Reserve, which has bought trillions of dollars in securities to keep interest
rates low. That has propped up the stock market but left many working
Americans no better off. Growth remains lackluster.

The end of the golden age cannot be explained by some technological reversal.
>From iPad apps to shale gas, technology continues to advance. The underlying
reason for the stagnation is that a half-century of remarkable one-off
developments in the industrialized world will not be repeated.

First was the unleashing of global trade, after a period of protectionism and
isolationism between the world wars, enabling manufacturing to take off
across Western Europe, North America and East Asia. A boom that great is
unlikely to be repeated in advanced economies.

Second, financial innovations that first appeared in the 1920s, notably
consumer credit, spread in the postwar decades. Post-crisis, the pace of such
borrowing is muted, and likely to stay that way.

Third, social safety nets became widespread, reducing the need for households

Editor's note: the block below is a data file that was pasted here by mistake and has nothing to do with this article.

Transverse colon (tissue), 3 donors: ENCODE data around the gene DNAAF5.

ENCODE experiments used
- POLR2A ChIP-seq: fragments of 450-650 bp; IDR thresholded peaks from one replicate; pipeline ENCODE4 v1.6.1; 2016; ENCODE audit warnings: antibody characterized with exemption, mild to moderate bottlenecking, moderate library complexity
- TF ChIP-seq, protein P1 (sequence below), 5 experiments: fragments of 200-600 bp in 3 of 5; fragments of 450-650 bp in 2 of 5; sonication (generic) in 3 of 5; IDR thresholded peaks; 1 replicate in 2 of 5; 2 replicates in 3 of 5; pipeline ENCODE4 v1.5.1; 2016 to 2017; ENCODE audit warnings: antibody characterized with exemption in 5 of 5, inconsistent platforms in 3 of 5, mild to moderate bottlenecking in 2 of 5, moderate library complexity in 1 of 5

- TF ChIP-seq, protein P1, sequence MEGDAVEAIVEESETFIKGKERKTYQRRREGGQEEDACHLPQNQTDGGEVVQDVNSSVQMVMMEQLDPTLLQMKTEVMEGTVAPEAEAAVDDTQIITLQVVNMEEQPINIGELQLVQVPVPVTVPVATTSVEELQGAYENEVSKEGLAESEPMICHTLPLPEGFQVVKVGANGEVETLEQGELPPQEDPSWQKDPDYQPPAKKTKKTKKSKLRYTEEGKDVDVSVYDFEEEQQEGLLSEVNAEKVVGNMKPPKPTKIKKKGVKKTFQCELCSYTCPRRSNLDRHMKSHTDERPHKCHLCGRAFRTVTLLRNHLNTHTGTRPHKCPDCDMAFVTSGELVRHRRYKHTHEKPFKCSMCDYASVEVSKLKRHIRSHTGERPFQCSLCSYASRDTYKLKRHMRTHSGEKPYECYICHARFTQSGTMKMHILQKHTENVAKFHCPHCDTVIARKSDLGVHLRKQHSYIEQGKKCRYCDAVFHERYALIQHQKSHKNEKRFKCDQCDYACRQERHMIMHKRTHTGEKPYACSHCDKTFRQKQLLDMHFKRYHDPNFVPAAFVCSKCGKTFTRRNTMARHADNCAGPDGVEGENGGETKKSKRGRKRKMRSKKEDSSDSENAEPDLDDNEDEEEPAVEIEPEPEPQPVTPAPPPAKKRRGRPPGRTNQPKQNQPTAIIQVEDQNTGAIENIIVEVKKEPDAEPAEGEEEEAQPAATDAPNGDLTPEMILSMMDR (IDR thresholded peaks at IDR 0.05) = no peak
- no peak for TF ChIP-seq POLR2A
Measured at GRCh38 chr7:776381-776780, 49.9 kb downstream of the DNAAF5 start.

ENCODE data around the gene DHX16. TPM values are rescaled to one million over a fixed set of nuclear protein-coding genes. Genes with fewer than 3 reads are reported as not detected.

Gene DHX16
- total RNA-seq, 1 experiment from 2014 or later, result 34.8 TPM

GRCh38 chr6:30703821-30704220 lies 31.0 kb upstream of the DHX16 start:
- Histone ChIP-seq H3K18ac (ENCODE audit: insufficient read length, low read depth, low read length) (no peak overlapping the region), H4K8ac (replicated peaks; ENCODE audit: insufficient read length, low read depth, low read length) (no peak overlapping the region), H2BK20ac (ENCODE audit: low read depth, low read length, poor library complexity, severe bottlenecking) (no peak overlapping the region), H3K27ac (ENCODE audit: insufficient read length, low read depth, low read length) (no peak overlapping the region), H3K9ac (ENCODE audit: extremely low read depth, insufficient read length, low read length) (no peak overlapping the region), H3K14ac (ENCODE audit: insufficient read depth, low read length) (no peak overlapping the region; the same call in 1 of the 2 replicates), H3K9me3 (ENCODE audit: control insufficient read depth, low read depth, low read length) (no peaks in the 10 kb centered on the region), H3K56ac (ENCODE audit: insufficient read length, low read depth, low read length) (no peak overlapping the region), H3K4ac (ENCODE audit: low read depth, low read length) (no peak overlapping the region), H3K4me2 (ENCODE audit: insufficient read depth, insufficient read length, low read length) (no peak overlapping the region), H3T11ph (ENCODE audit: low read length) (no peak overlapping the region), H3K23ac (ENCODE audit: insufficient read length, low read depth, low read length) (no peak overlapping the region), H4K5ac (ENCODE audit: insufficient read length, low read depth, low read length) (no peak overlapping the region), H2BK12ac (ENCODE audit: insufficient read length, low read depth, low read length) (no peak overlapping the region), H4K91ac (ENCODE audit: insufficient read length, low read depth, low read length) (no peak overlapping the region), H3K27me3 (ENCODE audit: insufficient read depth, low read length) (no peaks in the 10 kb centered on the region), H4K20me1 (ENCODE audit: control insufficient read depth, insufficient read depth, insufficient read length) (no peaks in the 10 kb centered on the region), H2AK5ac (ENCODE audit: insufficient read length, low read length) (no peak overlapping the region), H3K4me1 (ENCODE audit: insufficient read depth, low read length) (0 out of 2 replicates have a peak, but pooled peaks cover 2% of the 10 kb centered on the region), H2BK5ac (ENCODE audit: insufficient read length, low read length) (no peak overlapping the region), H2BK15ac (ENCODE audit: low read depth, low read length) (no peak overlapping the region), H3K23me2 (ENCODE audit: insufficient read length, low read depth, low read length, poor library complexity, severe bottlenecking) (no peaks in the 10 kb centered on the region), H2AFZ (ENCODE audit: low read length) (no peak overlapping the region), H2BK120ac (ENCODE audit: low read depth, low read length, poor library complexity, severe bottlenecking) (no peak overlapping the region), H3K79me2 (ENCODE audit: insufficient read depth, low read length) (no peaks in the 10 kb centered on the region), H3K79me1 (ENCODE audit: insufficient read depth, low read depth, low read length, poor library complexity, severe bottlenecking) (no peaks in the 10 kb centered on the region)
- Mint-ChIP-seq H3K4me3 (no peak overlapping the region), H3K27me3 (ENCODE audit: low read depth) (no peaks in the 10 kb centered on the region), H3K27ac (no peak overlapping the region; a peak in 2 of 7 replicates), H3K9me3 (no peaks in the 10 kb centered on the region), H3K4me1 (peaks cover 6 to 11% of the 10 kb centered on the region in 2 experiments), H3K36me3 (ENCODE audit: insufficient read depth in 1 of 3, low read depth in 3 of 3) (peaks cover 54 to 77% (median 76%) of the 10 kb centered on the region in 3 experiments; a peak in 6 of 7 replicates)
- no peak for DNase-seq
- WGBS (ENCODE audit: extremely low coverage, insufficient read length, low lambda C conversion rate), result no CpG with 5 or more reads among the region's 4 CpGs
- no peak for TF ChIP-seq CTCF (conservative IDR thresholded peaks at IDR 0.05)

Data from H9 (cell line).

to save for unforeseen emergencies. Those nets are fraying now, meaning that
consumers will have to save more for ever longer periods of retirement.

Fourth, reduced discrimination flooded the labor market with the pent-up
human capital of women. Women now make up a majority of the American labor
force; that proportion can rise only a little bit more, if at all.

Finally, the quality of education improved: in 1950, only 15 percent of
American men and 4 percent of American women between ages 20 and 24 were
enrolled in college. The proportions for both sexes are now over 30 percent,
but with graduates no longer guaranteed substantial wage increases, the costs
of education may come to outweigh the benefits.

These five factors induced, if not complacency, an assumption that economies
could expand forever.

Adam Smith discerned this back in 1776 in his “Wealth of Nations”: “It is in
the progressive state, while the society is advancing to the further
acquisition, rather than when it has acquired its full complement of riches,
that the condition of the labouring poor, of the great body of the people,
seems to be the happiest and the most comfortable. It is hard in the
stationary, and miserable in the declining state.”

The decades before the French Revolution saw an extraordinary increase in
living standards (alongside a huge increase in government debt). But in the
late 1780s, bad weather led to failed harvests and much higher food prices.
Rising expectations could no longer be met. We all know what happened next.

When the money runs out, a rising state, which Smith described as “cheerful,”
gives way to a declining, “melancholy” one: promises can no longer be met,
mistrust spreads and markets malfunction. Today, that’s particularly true for